Leadership During Layoffs: How Those Staying Can Empower Those Leaving from Philadelphia Business Journal 12/02/2008

Leadership is written about in countless books and online resources. However, there is a gap. Not many leadership gurus talk about the true test of leaders, leading in times of adversity.

The financial crisis, war for talent, and integration of multiple generations has created the perfect storm and, quite frankly, the perfect mess. People go into their offices consumed with concern for their career rather than purpose and passion for achieving. We know from years of research that employee engagement is critical to success because engagement keeps people loyal, motivated, and keeps people with the company. However, what about during Undesired Transitions, such as layoffs?

Today, leaders need to be tremendous influencers. They need to be able to read and influence quickly and effectively so they can increase employee engagement rather than watch people be fearful.

What executives can do during Undesired Transitions:

Empower those leaving

Connect, Care, and Challenge: People don’t care what you know, until they know that you care. It is critical that leaders demonstrate behavior associated with caring for others (empathy, listening, support). These three C’s are a foundation for growth in times of adversity. Connect represents building relationships, Care represents letting the person know you are on the same team, and Challenge represents inviting the person to grow and develop strategies to take action.

Build Sensible Hope: Be straightforward and honest. As a person who has positional power you are someone who has natural influence. Use that to be realistic about the situation and offer ways to build hope for the future. This doesn’t mean creating cheesy slogans or lines. This does mean finding ways to make this transition a catalyst for growth. For example, you can communicate stories of people you may know who have used Undesired Transitions as an opportunity to pursue a different career or re-create their brand.

Discuss their Story and their Brand: Some people are better at creating and telling their story than others. I had a friend get laid off from a large investment bank and within two weeks he had a new job. This is because he had his story straight. Having a story of who you are, why you are in this situation, and what you want is very helpful. Find ways to develop the person’s brand so they can go into an interview or speak to their network with confidence.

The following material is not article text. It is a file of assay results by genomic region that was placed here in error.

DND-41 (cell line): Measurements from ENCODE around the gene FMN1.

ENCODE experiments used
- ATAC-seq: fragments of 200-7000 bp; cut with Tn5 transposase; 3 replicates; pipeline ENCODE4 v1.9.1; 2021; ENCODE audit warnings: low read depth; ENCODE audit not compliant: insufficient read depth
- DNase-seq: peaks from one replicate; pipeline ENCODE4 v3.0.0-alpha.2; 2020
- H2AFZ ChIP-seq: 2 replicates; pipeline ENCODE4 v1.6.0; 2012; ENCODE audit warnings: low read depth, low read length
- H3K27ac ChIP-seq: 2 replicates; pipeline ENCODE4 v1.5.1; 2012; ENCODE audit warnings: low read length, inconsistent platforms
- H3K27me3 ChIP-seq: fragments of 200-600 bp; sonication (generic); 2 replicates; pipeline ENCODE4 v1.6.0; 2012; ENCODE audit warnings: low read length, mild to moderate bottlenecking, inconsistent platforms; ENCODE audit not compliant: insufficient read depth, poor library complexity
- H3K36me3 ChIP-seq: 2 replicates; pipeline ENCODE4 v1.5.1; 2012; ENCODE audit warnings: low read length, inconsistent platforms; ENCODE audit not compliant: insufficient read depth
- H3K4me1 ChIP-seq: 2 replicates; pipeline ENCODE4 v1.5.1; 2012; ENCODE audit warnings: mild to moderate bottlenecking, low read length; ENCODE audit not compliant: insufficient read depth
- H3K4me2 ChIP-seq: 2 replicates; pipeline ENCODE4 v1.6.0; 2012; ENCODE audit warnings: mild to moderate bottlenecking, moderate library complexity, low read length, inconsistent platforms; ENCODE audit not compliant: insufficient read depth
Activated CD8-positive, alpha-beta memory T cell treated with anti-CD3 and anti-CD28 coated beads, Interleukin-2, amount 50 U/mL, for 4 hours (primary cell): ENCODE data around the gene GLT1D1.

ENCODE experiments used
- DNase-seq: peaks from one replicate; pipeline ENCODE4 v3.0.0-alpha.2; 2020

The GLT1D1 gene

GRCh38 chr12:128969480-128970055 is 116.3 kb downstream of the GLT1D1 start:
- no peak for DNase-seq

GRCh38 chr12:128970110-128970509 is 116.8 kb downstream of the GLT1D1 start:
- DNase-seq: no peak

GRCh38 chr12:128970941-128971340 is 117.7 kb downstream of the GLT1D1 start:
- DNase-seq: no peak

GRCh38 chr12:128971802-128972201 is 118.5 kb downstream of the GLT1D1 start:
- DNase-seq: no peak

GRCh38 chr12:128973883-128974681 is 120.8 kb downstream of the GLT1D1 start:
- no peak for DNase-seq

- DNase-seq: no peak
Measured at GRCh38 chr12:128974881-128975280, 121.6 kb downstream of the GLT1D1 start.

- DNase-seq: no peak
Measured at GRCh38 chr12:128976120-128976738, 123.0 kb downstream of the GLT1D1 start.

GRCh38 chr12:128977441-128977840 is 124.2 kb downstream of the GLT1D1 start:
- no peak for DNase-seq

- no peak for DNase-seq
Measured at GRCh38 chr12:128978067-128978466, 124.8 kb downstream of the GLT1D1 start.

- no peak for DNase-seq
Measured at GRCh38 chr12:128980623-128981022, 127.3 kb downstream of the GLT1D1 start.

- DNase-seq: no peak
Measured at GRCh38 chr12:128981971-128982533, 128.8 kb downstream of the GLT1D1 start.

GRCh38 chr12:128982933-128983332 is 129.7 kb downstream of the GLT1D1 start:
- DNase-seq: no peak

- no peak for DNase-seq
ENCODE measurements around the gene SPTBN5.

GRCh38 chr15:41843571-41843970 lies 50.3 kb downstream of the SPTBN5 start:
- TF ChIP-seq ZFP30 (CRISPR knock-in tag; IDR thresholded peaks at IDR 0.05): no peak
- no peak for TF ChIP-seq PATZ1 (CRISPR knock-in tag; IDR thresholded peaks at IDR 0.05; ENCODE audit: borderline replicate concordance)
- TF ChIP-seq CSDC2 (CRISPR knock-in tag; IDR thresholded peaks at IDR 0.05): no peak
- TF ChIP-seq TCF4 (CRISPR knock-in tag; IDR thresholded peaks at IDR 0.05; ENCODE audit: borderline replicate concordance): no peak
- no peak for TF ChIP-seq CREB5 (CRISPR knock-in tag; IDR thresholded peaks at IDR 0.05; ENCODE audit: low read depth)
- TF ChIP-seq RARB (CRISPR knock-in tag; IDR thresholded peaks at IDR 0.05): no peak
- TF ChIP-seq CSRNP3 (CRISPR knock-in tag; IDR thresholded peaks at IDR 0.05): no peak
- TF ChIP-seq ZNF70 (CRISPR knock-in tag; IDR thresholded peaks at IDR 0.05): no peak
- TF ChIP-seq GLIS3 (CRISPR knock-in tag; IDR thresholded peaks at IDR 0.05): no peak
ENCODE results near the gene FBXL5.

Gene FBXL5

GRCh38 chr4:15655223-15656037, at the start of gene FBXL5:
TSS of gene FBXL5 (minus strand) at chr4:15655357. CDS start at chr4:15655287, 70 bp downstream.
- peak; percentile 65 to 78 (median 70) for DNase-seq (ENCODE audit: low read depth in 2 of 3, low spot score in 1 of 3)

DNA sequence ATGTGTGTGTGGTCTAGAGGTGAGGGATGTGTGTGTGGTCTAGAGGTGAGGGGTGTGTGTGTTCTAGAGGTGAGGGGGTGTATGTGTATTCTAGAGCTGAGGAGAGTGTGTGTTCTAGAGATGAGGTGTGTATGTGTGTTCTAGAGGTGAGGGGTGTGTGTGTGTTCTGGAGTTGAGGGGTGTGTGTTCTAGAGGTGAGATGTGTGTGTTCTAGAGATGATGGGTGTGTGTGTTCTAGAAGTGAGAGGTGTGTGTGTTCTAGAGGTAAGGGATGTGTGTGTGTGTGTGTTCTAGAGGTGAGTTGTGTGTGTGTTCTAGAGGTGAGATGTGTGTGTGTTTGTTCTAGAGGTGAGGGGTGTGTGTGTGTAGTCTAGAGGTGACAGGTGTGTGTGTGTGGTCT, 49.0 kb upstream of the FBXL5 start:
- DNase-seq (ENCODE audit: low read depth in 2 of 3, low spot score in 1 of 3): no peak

Engage those staying

Navigate the V-SEA: We know that people have a need for clarity and direction, especially during transitions. V-SEA stands for Vision, Strategy, Execution, and Accountability. Leaders need to keep sharp and communicate the where, what, why, who, and when related to the organization’s future. Even if there is uncertainty, leaders must continue to have a future focus and create a sense of moving forward.

Match your Intention with Your Impact: Know what message you want to send, know what message is being received, and know what to change until there is a match. In my work with executives I teach them how to apply skills related to executive emotional intelligence. The key ingredients are the ability to read and influence yourself, your people, and your situations. The most successful executives receive consistent feedback and aren’t afraid to hold the mirror up to themselves. These executives become trusted and influential.

Involve Key People in the Transition: One of the most important gifts you can give your people that are staying is the opportunity to help those that are leaving. This is a winning strategy with impact. The people who help those leaving feel good and offer support and strategies, the people who are leaving feel supported and strengthen their network, you (the leader) gain from taking action and creating value, and the organization benefits from how it is perceived. This gives people a sense of purpose and the focus shifts from what you can’t control (layoffs) to what they can control (supporting colleagues). Create a plan to leverage the strengths of each person.

The bottom line

People do not want to feel helpless and hopeless, and you can prevent that. The more an executive can put others in a place to take action, the more engaged employees will be. The decisions that you make today and your behavior will create a brand that will be woven into the fabric of an organization for years to come.

Now is the time to let the people know who are being laid off not to take time off. It is essential that they have a sense of urgency. It is almost like a house that sits on the market for too long. People begin to wonder why. Urgency is not desperation; urgency can be a tool that is integrated with confidence. The impression this makes is that the person is competent and has a results-orientation.

As a leader do you want to sit back and watch the results of this crisis and be a victim, or do you want to be a leader and positively influence the people around you?